ladder graphic
kaz mccue


Against Tradition: Trends in Contemporary Printmaking is a group exhibition which seeks to investigate contemporary printmakers’ interest in the potential of printmaking to engage in a broader dialogue within the visual arts. Working against traditional forms and techniques, today’s print artists are more concerned with experimentation and alternative combinations rather than the continuity of the medium. Printmaking offers seemingly endless flexibility in the creation of new and exciting visual applications and it has established itself as a medium for artists seeking greater freedom of expression.

This exhibition will take place at the University Art Gallery / Indiana State University in March of 2004 and will include the work of thirty artists from across the United States, Canada and Europe. My interest in a project of this nature comes from the dramatic changes that have taken place within the field of printmaking over the past 20 years and reflects my personal interests and experiences within the medium. In addition to the exhibition, I will also be traveling to Scotland to conduct research, look at contemporary print work, talk about the project and foster an international exchange of contemporary printmakers.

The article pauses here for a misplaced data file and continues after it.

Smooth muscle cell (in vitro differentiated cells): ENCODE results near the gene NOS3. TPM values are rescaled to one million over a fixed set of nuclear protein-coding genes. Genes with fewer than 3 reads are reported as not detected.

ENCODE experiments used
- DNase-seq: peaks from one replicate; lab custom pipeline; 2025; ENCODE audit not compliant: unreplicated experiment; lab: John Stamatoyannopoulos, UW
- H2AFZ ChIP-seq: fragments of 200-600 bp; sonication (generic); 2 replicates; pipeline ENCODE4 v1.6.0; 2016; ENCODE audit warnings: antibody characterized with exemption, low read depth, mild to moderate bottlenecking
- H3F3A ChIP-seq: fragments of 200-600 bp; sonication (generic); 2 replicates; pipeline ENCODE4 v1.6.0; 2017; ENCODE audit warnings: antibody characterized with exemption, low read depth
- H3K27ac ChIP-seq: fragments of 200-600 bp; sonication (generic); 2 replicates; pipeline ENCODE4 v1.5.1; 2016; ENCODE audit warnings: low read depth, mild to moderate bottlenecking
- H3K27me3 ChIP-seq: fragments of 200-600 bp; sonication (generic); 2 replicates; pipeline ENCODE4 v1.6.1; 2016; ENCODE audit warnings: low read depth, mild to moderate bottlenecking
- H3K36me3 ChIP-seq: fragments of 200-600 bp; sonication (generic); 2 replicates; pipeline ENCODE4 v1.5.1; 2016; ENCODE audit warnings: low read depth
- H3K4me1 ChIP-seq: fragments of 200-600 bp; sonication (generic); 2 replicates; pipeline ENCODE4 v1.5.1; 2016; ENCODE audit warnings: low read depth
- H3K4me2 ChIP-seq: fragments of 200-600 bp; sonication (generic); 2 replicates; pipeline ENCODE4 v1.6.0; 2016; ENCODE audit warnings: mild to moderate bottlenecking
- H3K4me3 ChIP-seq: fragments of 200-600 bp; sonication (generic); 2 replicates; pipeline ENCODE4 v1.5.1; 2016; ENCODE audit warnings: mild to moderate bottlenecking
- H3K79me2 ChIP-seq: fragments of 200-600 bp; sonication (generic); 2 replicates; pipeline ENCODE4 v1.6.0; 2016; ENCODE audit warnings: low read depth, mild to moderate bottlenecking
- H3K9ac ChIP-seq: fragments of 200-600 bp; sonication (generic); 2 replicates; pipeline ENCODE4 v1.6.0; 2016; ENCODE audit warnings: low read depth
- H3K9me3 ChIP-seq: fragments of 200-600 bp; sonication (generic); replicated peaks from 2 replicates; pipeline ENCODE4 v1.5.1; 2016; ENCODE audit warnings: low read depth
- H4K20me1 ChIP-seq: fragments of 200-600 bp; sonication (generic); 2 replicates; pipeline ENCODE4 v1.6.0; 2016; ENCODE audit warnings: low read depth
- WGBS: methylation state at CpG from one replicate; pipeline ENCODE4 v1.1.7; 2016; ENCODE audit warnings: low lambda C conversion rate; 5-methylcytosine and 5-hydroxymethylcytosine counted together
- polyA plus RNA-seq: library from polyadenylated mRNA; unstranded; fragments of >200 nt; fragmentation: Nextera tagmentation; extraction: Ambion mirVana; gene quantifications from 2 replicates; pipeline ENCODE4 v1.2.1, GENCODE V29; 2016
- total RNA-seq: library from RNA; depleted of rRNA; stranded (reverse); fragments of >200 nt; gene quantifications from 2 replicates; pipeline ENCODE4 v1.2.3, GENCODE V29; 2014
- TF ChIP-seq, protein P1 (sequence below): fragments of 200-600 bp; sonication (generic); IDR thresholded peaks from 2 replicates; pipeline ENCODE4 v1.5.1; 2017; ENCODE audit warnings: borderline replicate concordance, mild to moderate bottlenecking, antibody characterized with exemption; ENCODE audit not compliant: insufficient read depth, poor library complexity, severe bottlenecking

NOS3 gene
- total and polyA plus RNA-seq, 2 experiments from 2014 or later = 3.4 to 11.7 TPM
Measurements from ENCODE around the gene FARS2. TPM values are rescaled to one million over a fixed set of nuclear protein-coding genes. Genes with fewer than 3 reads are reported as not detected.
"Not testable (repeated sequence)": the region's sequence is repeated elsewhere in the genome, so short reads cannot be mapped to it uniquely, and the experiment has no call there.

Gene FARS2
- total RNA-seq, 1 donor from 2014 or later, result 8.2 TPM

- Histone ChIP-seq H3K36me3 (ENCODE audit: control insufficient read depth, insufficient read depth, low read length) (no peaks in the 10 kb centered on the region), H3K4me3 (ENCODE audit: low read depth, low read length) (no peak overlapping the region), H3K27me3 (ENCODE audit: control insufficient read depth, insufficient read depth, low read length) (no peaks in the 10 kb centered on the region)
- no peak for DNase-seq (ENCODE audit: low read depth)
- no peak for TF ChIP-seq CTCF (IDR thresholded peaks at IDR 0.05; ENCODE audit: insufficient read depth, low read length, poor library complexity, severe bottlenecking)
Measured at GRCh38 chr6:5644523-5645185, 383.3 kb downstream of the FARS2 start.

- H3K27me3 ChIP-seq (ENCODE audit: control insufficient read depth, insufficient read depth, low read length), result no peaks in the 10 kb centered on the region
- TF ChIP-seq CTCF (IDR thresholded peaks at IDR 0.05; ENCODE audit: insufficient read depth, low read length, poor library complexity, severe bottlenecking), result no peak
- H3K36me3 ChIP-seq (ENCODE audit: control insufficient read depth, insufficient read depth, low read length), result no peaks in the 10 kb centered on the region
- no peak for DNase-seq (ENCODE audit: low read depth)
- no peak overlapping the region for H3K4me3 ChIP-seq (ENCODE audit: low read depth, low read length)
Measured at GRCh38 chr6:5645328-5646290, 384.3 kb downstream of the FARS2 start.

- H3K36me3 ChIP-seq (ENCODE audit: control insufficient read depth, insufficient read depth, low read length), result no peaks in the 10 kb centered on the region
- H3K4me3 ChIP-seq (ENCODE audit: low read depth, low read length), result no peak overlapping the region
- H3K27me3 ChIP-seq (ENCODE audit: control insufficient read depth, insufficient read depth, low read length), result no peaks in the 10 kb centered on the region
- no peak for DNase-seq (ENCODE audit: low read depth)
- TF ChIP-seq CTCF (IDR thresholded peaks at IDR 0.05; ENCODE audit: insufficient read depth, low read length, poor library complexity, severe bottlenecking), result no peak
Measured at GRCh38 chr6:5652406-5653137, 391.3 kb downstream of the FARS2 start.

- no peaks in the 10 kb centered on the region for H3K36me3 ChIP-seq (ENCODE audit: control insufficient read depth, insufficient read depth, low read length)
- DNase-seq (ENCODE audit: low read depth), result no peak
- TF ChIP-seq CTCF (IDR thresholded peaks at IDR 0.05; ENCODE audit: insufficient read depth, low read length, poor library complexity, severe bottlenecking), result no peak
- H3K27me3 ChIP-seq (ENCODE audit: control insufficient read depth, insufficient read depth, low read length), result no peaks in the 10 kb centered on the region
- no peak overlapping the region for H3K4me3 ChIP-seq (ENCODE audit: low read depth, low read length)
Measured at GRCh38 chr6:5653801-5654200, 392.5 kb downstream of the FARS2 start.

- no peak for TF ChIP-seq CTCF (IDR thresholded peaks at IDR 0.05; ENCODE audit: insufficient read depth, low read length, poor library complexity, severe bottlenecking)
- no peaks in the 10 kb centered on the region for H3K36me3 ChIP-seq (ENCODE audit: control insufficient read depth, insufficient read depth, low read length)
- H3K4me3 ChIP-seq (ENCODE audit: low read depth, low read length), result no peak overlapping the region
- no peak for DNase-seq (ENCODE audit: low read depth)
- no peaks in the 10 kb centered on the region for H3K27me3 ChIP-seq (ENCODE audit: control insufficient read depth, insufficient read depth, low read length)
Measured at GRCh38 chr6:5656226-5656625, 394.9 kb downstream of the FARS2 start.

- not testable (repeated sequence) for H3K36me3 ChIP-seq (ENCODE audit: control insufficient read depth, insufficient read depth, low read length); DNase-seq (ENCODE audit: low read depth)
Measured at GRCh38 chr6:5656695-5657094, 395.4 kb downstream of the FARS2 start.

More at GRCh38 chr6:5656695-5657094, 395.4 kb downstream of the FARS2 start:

* Support for this project is provided, in part, by Indiana State University, the Indiana Arts Commission, and Bradley University.


Material Culture is a term originally used by archaeologists to represent “the vast universe of objects used by mankind to cope with the physical world, to facilitate social intercourse, and to benefit our state of mind” (James Deetz). Material culture studies is now an accepted and thriving discipline that considers every aspect of the ways people imagine, create, use, and interpret their physical environment. Material culture studies are diverse and range from traditional formal analyses of artifacts to more contemporary focuses such as gender, consumption, perception, and social self-definition.